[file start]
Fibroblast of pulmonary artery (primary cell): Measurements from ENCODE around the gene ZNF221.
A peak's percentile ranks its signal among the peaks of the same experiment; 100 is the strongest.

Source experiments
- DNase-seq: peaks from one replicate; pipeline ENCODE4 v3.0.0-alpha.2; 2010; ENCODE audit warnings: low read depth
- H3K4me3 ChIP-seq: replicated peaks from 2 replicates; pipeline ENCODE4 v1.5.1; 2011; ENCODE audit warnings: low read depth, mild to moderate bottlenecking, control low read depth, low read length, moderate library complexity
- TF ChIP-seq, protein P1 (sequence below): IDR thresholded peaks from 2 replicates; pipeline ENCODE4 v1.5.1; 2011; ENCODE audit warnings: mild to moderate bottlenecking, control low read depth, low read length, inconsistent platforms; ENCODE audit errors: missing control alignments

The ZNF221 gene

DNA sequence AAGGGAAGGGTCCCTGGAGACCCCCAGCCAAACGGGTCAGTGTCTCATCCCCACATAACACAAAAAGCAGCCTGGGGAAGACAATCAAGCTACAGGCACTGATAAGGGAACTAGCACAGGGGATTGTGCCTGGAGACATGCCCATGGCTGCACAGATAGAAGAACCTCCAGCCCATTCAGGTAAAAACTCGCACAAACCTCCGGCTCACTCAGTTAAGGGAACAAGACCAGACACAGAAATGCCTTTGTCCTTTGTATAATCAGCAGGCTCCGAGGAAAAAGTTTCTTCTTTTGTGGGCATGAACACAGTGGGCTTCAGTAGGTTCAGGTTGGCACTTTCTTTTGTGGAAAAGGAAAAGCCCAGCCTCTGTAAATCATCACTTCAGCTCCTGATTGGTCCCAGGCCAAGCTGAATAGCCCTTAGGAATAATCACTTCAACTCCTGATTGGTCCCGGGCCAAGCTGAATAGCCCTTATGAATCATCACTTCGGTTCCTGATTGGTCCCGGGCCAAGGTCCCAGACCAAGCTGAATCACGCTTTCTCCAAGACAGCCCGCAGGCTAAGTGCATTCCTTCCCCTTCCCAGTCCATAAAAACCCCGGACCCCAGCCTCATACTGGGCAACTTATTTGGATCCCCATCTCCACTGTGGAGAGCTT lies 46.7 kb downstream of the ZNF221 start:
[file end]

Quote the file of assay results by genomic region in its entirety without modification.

Fibroblast of pulmonary artery (primary cell): Measurements from ENCODE around the gene ZNF221.
A peak's percentile ranks its signal among the peaks of the same experiment; 100 is the strongest.

Source experiments
- DNase-seq: peaks from one replicate; pipeline ENCODE4 v3.0.0-alpha.2; 2010; ENCODE audit warnings: low read depth
- H3K4me3 ChIP-seq: replicated peaks from 2 replicates; pipeline ENCODE4 v1.5.1; 2011; ENCODE audit warnings: low read depth, mild to moderate bottlenecking, control low read depth, low read length, moderate library complexity
- TF ChIP-seq, protein P1 (sequence below): IDR thresholded peaks from 2 replicates; pipeline ENCODE4 v1.5.1; 2011; ENCODE audit warnings: mild to moderate bottlenecking, control low read depth, low read length, inconsistent platforms; ENCODE audit errors: missing control alignments

The ZNF221 gene

DNA sequence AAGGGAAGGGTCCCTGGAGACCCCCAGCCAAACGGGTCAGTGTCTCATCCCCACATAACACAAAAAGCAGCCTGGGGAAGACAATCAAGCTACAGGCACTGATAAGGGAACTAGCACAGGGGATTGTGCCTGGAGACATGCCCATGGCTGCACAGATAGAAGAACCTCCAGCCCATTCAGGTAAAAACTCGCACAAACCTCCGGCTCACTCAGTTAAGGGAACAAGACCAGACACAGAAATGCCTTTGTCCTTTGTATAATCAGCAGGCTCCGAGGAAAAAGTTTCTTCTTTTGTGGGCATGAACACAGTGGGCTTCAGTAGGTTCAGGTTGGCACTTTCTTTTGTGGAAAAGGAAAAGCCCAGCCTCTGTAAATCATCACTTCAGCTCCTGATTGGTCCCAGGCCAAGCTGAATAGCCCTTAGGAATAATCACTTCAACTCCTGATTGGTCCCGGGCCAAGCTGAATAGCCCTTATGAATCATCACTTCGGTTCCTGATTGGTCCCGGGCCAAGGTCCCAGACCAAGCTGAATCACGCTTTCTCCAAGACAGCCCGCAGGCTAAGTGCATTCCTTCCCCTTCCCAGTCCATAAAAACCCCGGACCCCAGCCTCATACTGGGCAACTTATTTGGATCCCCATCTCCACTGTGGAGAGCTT lies 46.7 kb downstream of the ZNF221 start: